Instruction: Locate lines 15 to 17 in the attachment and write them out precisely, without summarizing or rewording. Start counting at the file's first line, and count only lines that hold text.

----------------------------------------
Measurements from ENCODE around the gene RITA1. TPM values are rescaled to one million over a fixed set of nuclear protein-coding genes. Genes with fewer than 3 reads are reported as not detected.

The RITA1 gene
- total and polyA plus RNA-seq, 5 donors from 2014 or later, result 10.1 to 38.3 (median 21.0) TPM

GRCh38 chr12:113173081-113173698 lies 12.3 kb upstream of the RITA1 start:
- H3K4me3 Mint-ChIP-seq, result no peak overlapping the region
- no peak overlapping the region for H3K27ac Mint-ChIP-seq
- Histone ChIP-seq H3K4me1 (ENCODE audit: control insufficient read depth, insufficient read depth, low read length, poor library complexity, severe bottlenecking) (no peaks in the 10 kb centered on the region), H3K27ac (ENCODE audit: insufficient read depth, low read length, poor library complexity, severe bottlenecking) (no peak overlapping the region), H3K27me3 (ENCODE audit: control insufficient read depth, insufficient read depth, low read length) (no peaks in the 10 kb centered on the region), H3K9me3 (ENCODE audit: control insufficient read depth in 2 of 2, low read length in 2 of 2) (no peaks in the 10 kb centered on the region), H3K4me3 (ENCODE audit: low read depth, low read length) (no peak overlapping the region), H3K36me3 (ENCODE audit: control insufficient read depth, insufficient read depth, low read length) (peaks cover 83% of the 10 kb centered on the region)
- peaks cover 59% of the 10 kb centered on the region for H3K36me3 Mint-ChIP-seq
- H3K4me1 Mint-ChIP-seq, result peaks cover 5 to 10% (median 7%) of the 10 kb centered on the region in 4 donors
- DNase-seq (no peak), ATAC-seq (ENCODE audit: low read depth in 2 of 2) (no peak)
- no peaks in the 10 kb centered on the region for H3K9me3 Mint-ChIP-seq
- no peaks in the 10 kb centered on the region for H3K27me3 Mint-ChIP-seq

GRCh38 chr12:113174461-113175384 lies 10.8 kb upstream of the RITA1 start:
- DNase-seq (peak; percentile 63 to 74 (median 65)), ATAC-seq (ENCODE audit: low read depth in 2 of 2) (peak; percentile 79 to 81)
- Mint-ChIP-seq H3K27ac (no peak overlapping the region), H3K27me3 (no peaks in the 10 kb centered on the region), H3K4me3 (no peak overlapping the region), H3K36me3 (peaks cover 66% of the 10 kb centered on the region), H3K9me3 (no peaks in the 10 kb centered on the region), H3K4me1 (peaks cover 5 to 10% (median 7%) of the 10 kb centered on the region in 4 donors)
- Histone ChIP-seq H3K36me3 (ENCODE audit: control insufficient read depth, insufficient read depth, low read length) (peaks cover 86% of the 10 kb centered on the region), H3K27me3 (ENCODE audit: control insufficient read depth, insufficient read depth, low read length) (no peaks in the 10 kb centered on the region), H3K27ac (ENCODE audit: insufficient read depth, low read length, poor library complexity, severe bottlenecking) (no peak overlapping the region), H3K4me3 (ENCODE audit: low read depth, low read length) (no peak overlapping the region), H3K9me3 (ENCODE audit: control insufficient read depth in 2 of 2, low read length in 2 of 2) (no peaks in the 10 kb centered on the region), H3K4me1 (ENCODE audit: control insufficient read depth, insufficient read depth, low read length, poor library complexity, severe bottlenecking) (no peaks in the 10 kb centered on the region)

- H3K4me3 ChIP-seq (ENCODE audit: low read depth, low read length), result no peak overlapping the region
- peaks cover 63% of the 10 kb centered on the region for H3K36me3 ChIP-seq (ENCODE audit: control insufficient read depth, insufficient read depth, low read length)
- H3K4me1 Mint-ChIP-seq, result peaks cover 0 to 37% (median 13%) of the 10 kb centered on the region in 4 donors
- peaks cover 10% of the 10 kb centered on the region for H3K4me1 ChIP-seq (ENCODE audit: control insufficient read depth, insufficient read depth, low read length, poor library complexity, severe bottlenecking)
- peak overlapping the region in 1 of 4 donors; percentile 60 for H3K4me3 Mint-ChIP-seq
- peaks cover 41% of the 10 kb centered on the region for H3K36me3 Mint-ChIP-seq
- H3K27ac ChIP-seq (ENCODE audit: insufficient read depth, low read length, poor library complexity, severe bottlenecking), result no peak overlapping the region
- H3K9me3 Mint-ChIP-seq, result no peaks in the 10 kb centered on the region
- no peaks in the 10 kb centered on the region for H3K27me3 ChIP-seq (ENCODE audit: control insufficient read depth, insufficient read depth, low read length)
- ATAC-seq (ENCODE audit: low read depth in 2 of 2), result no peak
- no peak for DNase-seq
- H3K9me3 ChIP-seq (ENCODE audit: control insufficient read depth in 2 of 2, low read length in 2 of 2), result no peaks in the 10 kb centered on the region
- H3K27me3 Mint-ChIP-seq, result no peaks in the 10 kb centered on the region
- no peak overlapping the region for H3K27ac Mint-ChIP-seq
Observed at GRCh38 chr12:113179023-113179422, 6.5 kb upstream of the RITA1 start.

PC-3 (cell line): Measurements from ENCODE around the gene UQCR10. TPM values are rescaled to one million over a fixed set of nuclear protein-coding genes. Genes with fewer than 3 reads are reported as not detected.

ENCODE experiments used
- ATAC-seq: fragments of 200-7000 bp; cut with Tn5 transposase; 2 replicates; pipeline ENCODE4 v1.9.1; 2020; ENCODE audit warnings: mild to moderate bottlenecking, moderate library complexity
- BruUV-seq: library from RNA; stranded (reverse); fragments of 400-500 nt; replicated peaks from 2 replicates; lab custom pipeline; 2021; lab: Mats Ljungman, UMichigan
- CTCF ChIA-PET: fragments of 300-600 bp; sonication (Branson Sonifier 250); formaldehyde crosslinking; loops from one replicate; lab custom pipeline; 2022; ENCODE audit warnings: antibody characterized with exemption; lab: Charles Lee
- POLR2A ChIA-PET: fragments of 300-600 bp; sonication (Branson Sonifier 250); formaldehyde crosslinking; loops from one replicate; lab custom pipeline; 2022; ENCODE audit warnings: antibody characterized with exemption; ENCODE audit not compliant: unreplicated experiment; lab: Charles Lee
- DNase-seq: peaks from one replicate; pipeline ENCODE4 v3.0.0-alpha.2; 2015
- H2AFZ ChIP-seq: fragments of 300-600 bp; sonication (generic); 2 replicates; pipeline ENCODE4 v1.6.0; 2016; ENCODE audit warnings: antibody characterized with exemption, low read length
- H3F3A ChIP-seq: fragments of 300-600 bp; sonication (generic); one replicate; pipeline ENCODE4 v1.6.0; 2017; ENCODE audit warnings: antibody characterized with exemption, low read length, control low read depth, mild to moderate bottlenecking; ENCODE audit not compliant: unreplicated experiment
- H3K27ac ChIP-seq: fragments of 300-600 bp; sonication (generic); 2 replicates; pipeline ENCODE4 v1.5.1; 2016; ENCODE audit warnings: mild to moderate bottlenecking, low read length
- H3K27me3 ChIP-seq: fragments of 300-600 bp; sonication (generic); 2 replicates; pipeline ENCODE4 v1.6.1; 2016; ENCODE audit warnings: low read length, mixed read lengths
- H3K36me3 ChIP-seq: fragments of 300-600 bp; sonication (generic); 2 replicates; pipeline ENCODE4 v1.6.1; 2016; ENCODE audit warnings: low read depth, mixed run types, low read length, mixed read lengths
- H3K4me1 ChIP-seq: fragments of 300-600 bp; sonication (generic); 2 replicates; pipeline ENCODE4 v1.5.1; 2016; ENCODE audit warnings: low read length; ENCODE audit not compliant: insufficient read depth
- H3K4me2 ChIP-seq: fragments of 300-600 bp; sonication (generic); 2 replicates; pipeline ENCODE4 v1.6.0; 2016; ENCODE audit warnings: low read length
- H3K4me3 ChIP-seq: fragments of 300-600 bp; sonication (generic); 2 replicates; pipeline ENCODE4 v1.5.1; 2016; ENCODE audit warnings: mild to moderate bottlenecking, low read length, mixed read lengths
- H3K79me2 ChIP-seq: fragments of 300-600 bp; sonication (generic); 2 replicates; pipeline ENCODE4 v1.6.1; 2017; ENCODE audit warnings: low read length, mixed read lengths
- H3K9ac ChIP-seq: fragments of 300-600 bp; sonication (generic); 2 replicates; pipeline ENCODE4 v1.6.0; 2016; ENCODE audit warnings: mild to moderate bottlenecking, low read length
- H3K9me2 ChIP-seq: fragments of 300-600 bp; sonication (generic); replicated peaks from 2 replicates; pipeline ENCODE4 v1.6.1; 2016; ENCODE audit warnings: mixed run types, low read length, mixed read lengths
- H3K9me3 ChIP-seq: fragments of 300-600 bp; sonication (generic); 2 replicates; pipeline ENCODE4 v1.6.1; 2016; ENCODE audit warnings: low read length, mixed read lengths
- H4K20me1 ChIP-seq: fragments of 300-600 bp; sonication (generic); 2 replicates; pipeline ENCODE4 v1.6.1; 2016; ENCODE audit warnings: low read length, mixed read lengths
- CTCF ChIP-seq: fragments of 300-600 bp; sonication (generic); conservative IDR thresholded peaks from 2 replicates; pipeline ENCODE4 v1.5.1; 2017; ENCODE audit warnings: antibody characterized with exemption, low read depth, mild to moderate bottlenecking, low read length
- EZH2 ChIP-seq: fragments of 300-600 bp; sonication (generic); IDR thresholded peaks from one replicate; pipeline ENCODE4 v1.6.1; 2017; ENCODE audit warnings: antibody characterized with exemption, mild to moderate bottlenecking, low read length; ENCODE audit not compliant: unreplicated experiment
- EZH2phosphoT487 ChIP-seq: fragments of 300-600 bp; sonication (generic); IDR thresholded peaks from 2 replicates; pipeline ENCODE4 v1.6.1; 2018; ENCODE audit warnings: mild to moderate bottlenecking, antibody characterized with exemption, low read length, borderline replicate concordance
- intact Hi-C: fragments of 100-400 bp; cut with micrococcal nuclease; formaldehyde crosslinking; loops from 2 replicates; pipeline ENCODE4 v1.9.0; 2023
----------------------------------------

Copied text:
- Mint-ChIP-seq H3K27ac (no peak overlapping the region), H3K27me3 (no peaks in the 10 kb centered on the region), H3K4me3 (no peak overlapping the region), H3K36me3 (peaks cover 66% of the 10 kb centered on the region), H3K9me3 (no peaks in the 10 kb centered on the region), H3K4me1 (peaks cover 5 to 10% (median 7%) of the 10 kb centered on the region in 4 donors)
- Histone ChIP-seq H3K36me3 (ENCODE audit: control insufficient read depth, insufficient read depth, low read length) (peaks cover 86% of the 10 kb centered on the region), H3K27me3 (ENCODE audit: control insufficient read depth, insufficient read depth, low read length) (no peaks in the 10 kb centered on the region), H3K27ac (ENCODE audit: insufficient read depth, low read length, poor library complexity, severe bottlenecking) (no peak overlapping the region), H3K4me3 (ENCODE audit: low read depth, low read length) (no peak overlapping the region), H3K9me3 (ENCODE audit: control insufficient read depth in 2 of 2, low read length in 2 of 2) (no peaks in the 10 kb centered on the region), H3K4me1 (ENCODE audit: control insufficient read depth, insufficient read depth, low read length, poor library complexity, severe bottlenecking) (no peaks in the 10 kb centered on the region)

- H3K4me3 ChIP-seq (ENCODE audit: low read depth, low read length), result no peak overlapping the region